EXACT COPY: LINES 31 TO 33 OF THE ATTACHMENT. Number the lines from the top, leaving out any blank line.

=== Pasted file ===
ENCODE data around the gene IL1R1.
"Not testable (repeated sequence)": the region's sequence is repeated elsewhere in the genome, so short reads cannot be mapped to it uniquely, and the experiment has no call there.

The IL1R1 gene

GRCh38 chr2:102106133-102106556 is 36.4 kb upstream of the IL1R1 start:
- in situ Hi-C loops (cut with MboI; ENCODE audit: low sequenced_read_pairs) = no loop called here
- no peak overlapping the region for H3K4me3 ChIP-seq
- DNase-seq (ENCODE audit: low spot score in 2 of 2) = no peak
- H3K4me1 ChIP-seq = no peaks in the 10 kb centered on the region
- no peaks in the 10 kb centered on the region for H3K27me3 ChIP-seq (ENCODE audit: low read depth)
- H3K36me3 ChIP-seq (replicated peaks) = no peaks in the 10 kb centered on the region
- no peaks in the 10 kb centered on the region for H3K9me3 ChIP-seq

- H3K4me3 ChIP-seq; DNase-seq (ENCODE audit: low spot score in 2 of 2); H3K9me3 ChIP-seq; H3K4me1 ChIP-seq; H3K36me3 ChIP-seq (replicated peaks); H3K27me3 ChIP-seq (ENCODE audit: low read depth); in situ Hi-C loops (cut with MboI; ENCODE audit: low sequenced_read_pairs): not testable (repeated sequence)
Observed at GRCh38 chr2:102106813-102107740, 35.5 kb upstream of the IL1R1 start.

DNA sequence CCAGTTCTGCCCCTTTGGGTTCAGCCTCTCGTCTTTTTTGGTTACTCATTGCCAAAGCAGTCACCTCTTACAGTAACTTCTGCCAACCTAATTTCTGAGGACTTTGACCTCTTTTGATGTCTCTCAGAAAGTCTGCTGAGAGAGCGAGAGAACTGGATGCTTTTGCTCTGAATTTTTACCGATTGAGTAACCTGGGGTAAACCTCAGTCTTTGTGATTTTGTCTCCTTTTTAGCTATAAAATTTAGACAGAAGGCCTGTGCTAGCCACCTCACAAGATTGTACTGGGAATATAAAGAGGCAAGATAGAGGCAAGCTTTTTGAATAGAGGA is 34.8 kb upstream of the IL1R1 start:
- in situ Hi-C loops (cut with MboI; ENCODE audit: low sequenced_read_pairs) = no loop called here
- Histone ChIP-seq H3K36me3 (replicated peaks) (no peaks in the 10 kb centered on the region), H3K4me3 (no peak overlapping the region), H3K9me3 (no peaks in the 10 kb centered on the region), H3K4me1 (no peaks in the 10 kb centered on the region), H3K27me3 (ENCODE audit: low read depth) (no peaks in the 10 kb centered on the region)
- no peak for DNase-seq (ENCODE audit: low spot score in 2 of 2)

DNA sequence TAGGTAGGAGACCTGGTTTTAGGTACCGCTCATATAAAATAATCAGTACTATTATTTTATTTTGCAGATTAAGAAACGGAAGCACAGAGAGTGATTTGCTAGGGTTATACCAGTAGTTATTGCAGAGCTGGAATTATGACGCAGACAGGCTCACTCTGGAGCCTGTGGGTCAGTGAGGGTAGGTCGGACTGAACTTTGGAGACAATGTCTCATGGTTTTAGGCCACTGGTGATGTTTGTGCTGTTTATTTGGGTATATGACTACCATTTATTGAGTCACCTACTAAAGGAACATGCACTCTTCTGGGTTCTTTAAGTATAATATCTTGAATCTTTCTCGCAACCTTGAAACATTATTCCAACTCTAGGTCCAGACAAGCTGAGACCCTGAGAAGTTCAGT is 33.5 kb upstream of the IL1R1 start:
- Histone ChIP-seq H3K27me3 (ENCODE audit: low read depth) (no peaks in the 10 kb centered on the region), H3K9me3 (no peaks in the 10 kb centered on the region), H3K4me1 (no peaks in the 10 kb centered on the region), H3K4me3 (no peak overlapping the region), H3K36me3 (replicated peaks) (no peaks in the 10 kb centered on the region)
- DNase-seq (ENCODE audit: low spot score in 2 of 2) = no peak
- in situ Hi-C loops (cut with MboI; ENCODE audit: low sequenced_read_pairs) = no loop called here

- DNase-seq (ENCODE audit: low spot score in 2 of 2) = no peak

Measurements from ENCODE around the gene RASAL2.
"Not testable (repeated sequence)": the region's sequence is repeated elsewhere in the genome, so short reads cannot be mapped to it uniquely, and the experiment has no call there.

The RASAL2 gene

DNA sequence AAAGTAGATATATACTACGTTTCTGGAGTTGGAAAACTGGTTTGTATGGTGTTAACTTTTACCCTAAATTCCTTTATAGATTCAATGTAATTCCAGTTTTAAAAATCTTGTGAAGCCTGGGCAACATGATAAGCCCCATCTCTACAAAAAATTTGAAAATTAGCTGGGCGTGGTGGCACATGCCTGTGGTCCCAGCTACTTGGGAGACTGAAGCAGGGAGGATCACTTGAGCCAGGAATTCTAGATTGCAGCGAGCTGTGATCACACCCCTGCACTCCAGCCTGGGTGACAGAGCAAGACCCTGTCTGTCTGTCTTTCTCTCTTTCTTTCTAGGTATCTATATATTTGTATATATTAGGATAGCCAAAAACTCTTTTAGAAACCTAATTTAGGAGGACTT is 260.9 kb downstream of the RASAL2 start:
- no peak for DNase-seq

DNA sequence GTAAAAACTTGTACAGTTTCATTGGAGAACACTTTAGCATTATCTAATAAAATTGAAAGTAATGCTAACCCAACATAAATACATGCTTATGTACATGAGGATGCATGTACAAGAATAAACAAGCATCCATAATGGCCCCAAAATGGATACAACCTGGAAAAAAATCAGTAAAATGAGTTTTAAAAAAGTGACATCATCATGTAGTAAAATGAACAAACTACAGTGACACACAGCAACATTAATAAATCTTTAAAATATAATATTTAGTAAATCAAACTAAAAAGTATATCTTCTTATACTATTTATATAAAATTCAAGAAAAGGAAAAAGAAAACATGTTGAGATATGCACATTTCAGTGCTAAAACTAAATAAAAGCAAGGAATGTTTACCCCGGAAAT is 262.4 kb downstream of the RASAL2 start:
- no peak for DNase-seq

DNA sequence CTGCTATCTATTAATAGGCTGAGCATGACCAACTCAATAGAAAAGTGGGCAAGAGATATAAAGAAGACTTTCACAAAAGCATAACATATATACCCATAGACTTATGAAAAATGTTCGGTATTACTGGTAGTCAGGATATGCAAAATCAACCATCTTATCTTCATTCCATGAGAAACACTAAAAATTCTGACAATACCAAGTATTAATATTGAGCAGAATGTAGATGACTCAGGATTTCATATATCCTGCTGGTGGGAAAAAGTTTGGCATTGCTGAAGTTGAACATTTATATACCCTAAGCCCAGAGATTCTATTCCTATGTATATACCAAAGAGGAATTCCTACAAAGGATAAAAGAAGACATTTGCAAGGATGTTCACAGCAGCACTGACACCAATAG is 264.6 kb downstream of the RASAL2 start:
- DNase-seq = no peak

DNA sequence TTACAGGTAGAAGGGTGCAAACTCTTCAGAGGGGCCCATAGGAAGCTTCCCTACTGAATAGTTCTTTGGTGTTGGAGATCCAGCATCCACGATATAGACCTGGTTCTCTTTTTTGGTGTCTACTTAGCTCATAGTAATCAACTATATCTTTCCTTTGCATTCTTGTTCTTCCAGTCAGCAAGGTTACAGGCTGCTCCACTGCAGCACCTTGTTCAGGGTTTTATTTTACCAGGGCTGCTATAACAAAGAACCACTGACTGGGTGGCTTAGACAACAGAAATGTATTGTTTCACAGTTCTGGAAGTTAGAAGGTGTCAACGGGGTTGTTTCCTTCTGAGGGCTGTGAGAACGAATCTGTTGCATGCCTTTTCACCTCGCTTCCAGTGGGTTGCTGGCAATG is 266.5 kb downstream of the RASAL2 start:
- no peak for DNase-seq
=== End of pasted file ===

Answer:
- DNase-seq = no peak

DNA sequence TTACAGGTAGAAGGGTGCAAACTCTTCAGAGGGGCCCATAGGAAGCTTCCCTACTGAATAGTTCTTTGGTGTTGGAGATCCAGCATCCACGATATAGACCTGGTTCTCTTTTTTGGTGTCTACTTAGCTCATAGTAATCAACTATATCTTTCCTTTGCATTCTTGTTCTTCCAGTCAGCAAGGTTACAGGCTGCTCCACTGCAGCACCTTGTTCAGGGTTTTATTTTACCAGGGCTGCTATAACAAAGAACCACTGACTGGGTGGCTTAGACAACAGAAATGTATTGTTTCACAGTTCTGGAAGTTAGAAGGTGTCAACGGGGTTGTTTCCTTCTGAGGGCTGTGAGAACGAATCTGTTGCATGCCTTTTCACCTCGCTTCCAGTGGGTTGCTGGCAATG is 266.5 kb downstream of the RASAL2 start:
- no peak for DNase-seq